It is not an uncommon sight, especially around this time of year: depleted pens strewn undiscarded, loose papers askew on tables, comatose laptops left half-open, abandoned bookbags defending scarce seat spaces, the crack of dawn breaking on a jam-packed library, and (of course) the ubiquitous legion of napping students. Once again, the throes of midterms season is upon us.
That means, once again, the school has become a battleground–one of fiercely staking out territorial claim on that hard-earned seat with the handy outlet plug, of unspoken alliances forged among cramming students along one continuous cantilevered counter, and the nomad’s fruitless sojourn past the library, lounges, and alcoves, all in search of a vaguely horizontal ledge on which to rest for five minutes.
The above scenario may strike a chord for upperclassmen especially. Regarding the seating availability during some periods last year, in part due to a previous policy of closing classrooms at 22:00, Olivia Olek ‘22 says, “Students had to either get [to the Academic Building] super early or resort to studying in their dorm or off-campus.”
But owing to the joint efforts of Student Government and the Department of Public Safety, past precedent may yet avoid a repeat. Vittoria Vitucci ‘20, the Director of Student Life and Residence, explains how opening the second floor classrooms later than usual will benefit students, “[a]s the library may be full during these exam periods, the 2F class rooms provide an alternative for multiple individuals to study in a space or for groups of students to review together.”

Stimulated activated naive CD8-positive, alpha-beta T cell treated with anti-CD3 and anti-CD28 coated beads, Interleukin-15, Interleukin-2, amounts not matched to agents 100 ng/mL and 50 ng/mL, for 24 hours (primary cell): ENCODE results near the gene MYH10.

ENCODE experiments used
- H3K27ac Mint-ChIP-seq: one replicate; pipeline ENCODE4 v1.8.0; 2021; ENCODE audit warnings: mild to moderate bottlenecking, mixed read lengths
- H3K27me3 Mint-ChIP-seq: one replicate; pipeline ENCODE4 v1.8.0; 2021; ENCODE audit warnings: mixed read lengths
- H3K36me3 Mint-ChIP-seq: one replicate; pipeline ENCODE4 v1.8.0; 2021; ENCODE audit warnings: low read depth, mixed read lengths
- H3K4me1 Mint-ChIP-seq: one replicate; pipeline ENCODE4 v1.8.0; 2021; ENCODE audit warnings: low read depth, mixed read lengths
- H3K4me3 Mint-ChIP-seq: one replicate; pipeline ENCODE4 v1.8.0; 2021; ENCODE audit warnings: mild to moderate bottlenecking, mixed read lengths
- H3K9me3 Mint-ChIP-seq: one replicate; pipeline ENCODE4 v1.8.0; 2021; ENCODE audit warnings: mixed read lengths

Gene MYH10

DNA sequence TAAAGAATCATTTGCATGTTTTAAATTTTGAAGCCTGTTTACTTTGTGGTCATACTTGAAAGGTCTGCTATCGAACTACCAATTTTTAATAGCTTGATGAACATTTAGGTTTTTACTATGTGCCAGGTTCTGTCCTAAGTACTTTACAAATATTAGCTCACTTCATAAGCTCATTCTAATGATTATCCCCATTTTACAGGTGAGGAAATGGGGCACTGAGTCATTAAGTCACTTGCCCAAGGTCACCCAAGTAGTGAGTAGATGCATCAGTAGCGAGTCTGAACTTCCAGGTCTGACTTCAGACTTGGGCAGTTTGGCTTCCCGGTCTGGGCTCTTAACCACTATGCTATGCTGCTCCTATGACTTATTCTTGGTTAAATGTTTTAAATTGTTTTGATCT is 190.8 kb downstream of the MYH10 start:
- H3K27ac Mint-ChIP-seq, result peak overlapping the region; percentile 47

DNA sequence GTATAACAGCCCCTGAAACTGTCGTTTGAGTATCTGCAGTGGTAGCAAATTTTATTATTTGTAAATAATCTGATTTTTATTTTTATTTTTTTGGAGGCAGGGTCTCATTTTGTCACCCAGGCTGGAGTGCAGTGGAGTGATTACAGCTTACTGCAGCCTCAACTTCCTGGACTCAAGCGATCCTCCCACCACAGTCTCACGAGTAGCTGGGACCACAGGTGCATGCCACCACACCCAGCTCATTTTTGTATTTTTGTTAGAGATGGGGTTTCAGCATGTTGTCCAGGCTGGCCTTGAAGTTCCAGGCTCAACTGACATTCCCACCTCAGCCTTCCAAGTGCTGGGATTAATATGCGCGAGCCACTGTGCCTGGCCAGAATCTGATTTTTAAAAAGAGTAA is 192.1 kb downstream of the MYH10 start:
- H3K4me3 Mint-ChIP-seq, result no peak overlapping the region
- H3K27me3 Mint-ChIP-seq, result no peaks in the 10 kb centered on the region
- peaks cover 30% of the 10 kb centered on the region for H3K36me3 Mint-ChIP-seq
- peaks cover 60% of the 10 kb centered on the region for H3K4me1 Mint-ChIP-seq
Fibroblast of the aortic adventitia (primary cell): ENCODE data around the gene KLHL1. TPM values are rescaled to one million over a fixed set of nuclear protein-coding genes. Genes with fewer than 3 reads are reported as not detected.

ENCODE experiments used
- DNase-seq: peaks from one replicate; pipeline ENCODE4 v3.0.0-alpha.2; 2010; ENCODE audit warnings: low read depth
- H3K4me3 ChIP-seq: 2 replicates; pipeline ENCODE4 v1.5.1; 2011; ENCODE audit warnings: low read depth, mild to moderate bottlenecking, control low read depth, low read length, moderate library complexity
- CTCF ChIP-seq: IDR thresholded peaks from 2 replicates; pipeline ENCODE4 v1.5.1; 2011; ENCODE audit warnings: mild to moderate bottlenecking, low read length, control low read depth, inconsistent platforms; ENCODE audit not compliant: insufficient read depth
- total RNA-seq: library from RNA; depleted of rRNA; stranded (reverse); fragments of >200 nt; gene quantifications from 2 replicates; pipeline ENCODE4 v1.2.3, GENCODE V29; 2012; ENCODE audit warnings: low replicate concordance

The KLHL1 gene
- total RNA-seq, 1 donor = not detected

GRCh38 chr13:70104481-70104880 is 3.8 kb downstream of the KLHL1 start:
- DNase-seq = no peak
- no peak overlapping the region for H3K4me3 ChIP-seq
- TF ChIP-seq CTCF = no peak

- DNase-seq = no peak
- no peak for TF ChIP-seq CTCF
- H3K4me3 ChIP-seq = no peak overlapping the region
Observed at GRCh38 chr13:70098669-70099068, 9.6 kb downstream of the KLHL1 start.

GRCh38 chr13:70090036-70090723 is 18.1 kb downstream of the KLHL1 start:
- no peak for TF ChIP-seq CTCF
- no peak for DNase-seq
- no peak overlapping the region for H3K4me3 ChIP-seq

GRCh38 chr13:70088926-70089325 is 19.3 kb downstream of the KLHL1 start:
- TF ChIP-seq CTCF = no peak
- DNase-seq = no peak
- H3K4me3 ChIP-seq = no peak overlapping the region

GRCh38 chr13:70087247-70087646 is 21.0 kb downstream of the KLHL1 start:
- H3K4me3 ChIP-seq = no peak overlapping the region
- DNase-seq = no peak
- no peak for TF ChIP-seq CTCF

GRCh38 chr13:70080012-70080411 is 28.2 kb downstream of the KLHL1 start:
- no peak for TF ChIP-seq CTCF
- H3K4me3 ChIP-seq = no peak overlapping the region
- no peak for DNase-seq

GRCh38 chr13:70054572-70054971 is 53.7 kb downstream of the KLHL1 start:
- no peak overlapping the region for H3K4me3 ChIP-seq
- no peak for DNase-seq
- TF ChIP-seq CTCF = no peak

She has also added that Student Government has implemented the initiative before, and the process of securing the deal starts with negotiations with the Department of Public Safety: “After a short discussion of which classrooms would be opened, we decided on the second floor. It was also agreed that if students were using the classrooms and using them effectively, i.e. having more than one person or group studying in each classroom, more spaces could be opened.”
Through recognition of the problem and active cooperation, the student representatives have acknowledged student complaint and have worked to address the problem. They express this year that they hope to continue to serve the student community’s interests by emphasizing accessibility.
This article was written by Michelle Li. Please send an email to email@example.com to get in touch.
Photo Credit: Michelle Li